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Why Does My Upper Back Hurt When I Breathe? [Explained]

why does my upper back hurt when i breathe

In children, the main symptoms of scoliosis involve postural changes, and in adults for whom scoliosis is compressive, it's pain; however, lung impairment can result from a loss of space for the lungs to function optimally within, and chest pain can be felt during breathing due to the development of a rib cage arch; continue reading to learn more.

Scoliosis is a progressive and structural spinal condition, but its effects can be widespread throughout the body, and when there are structural and/or postural changes that affect the lungs, chest tightness and chest pain can result.

Scoliosis affects the body in a number of ways, and scoliosis that affects the thoracic spine is the most closely associated with upper back pain and chest pain while breathing.

General Scoliosis Effects

Scoliosis involves the development of an unnatural sideways-bending spinal curve, and as the spine also twists unnaturally, it is a 3-dimensional condition.

Scoliosis also is a progressive condition, so its nature is to get worse over time, meaning its effects will also change over time, becoming more noticeable as conditions become more severe.

The more severe a scoliosis is, the more noticeable its effects are, and the more challenging it is to treat; however, as a progressive condition, the best time to start treatment is always now.

Scoliosis introduces a lot of uneven forces to the body, and those uneven forces disrupt the body's overall symmetry, and when talking about the main symptoms of scoliosis, I like to divide this into two categories: scoliosis symptoms in children and scoliosis symptoms in adults.

Can Scoliosis Affect Lung Function? Scoliosis Breathing Issues?

Symptoms of Childhood Scoliosis

Symptoms of childhood scoliosis will vary from patient to patient based on a number of key variables: patient age, condition type, severity, and curvature location.

In the majority of cases we don't know what scoliosis develops, but we do fully understand what makes it progress: growth.

Scoliosis getting worse means the size of the unnatural spinal curve, and its rotation, is getting larger, and this makes it more complex to treat and makes its effects more overt.

In children, as a result of the condition's uneven forces, symmetry can be disrupted, and these types of asymmetrical changes are often the earliest telltale signs of scoliosis in children:

  • Uneven shoulders
  • Uneven shoulders blades
  • Development of a rib cage arch
  • Uneven waist line
  • Arms and legs that appear to hang at different lengths

Changes to balance, coordination, and gait are also common.

While scoliosis is more often diagnosed in children, it does also affect adults.

Scoliosis Symptoms in Adults

a potential effect of 400When it comes to adult scoliosis, the actual rate of scoliosis increases with age, and this is because of age-related spinal degeneration.

As scoliosis doesn't become a compressive condition until skeletal maturity has been reached, it's not commonly painful for children, but scoliosis pain is the main symptom of scoliosis in adults, and it's the main symptom that brings them in for a diagnosis and treatment.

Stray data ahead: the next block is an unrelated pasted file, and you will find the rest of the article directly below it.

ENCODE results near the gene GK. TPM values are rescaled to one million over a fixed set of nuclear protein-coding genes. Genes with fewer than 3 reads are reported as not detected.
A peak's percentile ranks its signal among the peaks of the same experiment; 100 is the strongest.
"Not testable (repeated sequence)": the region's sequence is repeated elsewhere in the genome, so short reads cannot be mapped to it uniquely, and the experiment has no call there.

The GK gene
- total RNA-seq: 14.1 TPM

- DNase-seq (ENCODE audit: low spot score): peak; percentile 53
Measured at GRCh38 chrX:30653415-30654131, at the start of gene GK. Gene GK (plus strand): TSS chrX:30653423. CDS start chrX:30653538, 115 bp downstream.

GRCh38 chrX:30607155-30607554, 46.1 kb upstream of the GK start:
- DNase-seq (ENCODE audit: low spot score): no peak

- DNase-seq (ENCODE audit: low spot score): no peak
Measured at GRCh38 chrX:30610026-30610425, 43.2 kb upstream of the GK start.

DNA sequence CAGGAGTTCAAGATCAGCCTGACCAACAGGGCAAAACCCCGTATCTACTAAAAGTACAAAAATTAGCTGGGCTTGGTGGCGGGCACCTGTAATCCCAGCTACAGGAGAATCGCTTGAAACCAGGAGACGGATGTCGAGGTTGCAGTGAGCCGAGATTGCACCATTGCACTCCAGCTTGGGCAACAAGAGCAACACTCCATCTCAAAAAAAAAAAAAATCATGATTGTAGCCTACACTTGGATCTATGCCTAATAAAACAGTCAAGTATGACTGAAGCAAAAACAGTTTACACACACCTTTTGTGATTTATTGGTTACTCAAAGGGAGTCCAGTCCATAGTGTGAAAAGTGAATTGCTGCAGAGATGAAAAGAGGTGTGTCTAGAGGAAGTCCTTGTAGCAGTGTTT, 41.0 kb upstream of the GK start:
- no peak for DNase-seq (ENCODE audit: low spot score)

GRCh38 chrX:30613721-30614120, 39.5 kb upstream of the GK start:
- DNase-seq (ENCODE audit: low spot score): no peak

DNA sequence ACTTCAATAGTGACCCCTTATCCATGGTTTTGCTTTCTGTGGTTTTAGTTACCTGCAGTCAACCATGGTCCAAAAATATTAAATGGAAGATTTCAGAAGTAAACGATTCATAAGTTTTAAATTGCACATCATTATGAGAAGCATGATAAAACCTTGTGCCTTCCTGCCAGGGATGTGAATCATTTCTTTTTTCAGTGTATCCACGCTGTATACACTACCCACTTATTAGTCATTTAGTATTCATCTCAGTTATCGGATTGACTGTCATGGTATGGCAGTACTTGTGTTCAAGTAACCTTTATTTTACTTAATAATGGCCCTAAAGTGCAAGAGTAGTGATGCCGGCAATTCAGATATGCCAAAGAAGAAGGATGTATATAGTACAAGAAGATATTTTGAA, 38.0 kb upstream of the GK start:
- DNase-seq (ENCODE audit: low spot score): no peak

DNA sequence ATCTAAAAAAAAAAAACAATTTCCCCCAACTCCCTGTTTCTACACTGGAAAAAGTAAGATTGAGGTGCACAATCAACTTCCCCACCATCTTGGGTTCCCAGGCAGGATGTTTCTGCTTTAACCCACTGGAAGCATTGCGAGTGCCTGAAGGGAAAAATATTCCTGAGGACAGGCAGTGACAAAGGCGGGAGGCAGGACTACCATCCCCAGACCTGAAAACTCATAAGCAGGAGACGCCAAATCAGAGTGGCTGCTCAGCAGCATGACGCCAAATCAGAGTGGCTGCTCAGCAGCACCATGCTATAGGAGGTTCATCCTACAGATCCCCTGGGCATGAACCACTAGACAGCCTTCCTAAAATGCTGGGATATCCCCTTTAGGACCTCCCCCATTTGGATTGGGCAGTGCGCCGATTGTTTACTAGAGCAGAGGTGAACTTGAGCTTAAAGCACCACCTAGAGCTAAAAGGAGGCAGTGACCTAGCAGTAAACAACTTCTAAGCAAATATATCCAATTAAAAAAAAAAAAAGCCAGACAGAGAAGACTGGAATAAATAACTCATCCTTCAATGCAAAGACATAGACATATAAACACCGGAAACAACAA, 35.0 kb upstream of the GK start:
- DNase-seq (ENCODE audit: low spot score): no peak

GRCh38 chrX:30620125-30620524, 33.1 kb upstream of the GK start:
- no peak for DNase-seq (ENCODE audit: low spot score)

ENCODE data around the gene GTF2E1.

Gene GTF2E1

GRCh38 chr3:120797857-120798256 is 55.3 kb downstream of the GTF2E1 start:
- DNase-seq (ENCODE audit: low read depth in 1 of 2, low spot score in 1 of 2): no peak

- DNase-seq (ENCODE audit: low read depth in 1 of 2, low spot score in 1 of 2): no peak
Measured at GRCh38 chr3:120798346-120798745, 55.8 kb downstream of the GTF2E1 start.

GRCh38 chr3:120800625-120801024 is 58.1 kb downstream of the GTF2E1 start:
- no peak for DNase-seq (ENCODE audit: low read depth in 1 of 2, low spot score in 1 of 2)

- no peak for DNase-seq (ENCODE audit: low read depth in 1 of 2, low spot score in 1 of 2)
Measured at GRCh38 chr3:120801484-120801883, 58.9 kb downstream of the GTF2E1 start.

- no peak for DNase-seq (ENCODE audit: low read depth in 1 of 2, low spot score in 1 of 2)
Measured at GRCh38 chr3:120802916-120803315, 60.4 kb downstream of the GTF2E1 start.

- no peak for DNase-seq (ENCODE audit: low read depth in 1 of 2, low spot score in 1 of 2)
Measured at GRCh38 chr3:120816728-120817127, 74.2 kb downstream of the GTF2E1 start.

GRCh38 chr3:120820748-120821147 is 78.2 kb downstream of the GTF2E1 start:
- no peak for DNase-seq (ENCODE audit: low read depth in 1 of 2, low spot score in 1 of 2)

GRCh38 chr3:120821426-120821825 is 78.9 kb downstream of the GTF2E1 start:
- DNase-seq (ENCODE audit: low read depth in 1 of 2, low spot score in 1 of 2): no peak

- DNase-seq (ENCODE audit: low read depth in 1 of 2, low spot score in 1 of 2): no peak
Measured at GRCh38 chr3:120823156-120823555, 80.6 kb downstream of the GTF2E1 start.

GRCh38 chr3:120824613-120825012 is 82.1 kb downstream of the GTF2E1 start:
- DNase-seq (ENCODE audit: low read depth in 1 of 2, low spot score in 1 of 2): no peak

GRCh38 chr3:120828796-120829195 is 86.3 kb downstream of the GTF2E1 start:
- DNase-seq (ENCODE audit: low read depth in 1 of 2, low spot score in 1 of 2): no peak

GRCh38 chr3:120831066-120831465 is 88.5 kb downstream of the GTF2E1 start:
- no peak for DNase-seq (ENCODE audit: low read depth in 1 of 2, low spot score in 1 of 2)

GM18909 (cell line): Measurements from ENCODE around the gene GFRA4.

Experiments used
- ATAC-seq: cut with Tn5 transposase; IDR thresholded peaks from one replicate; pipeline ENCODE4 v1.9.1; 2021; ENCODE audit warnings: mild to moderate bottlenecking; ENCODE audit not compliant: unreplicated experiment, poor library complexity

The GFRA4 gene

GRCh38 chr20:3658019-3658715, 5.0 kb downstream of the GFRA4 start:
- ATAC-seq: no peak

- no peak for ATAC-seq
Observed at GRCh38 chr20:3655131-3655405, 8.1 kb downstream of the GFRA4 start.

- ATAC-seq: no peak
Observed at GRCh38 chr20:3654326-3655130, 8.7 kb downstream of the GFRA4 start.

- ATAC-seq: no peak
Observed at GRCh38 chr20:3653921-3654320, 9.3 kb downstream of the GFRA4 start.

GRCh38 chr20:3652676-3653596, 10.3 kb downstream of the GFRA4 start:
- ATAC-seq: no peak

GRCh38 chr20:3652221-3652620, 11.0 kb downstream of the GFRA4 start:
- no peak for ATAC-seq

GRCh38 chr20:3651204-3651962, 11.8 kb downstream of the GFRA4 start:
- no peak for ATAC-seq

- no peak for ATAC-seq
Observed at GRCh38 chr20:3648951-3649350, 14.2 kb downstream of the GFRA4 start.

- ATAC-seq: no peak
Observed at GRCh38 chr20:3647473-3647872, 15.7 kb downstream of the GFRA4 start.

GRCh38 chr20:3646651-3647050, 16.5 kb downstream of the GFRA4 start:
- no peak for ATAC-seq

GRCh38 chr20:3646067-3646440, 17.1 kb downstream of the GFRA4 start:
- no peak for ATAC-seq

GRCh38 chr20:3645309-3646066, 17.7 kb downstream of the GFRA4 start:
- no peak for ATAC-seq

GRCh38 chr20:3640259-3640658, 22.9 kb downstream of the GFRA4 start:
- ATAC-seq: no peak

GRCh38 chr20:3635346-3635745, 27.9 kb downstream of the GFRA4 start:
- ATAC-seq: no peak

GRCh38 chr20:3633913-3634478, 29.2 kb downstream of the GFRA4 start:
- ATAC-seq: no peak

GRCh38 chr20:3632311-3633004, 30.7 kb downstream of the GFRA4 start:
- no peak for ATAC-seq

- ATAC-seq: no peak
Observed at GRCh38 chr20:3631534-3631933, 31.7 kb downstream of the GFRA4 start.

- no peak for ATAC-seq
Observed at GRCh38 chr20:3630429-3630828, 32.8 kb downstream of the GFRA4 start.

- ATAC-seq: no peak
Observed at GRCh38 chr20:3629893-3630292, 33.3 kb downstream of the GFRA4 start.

Compression is uneven pressure, and if the spine and its surrounding muscles and nerves are being compressed, this is the main cause of condition-related pain.

Scoliosis pain can include muscle pain, back pain, and pain that radiates into the extremities due to compression.

In patients whose spines are still growing, the constant lengthening motion counteracts the compressive force of the unnatural spinal curve, but in adults, pain management is a focus of treatment.

And what about upper back pain and chest pain when breathing?

Breathing Problems with Scoliosis

A potential effect of scoliosis is lung impairment, but this is not considered a common effect and is more associated with severe, very severe cases, atypical types of scoliosis, and/or scoliosis that's left untreated.

Even when/if lung impairment develops in a scoliosis patient, in most cases, it would be unnoticed; people who would notice changes to lung function are most likely professional athletes who place higher-than-average demands on their respiratory systems: long distance runners, for example.

So now let's discuss how scoliosis can cause breathing difficulties and the types of scoliosis that are the most likely to cause upper back and chest pain while breathing.

Scoliosis can develop in any of the spine's main sections which include the cervical spine (neck), thoracic spine (middle/upper back), and the lumbar spine (lower back).

Scoliosis can also affect more than one spinal section as a combined scoliosis, or the condition can involve two unnatural spinal curves bending in different directions.

Thoracic Scoliosis

The thoracic spine is the largest spinal section so it is vulnerable to a number of spinal conditions/issues, and in most cases, the area of the body closest to the affected spinal section is going to feel the bulk of the condition's direct effects.

So if the middle/upper back is unnaturally bent and twisted, and particularly if it's compressive, compression in this area will affect its surroundings, and as the only spinal section attached to the rib cage, the thoracic spine's pull on the rib cage can alter its position, causing the development of a rib cage arch.